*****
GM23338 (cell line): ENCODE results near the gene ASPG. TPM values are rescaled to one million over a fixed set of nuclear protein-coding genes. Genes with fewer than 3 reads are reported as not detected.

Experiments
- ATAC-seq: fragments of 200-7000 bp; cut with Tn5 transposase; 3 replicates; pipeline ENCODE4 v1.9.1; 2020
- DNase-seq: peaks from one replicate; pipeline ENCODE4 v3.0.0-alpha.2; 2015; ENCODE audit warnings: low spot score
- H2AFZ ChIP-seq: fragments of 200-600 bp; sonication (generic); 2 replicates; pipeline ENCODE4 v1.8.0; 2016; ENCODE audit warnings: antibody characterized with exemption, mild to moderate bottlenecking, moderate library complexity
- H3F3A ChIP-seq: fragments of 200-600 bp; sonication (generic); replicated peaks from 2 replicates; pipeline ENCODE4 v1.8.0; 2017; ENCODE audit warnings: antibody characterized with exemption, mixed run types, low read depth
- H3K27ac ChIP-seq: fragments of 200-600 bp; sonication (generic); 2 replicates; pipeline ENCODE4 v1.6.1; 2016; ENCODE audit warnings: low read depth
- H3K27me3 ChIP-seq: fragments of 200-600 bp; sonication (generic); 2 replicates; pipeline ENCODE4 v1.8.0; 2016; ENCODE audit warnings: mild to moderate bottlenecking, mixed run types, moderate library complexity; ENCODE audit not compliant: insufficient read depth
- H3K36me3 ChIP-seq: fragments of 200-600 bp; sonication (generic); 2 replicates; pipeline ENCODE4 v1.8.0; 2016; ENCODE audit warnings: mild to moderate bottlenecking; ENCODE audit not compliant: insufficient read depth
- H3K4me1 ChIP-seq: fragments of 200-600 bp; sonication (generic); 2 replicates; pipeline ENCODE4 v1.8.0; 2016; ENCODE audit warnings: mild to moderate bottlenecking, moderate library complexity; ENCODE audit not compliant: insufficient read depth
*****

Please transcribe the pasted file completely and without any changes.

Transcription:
GM23338 (cell line): ENCODE results near the gene ASPG. TPM values are rescaled to one million over a fixed set of nuclear protein-coding genes. Genes with fewer than 3 reads are reported as not detected.

Experiments
- ATAC-seq: fragments of 200-7000 bp; cut with Tn5 transposase; 3 replicates; pipeline ENCODE4 v1.9.1; 2020
- DNase-seq: peaks from one replicate; pipeline ENCODE4 v3.0.0-alpha.2; 2015; ENCODE audit warnings: low spot score
- H2AFZ ChIP-seq: fragments of 200-600 bp; sonication (generic); 2 replicates; pipeline ENCODE4 v1.8.0; 2016; ENCODE audit warnings: antibody characterized with exemption, mild to moderate bottlenecking, moderate library complexity
- H3F3A ChIP-seq: fragments of 200-600 bp; sonication (generic); replicated peaks from 2 replicates; pipeline ENCODE4 v1.8.0; 2017; ENCODE audit warnings: antibody characterized with exemption, mixed run types, low read depth
- H3K27ac ChIP-seq: fragments of 200-600 bp; sonication (generic); 2 replicates; pipeline ENCODE4 v1.6.1; 2016; ENCODE audit warnings: low read depth
- H3K27me3 ChIP-seq: fragments of 200-600 bp; sonication (generic); 2 replicates; pipeline ENCODE4 v1.8.0; 2016; ENCODE audit warnings: mild to moderate bottlenecking, mixed run types, moderate library complexity; ENCODE audit not compliant: insufficient read depth
- H3K36me3 ChIP-seq: fragments of 200-600 bp; sonication (generic); 2 replicates; pipeline ENCODE4 v1.8.0; 2016; ENCODE audit warnings: mild to moderate bottlenecking; ENCODE audit not compliant: insufficient read depth
- H3K4me1 ChIP-seq: fragments of 200-600 bp; sonication (generic); 2 replicates; pipeline ENCODE4 v1.8.0; 2016; ENCODE audit warnings: mild to moderate bottlenecking, moderate library complexity; ENCODE audit not compliant: insufficient read depth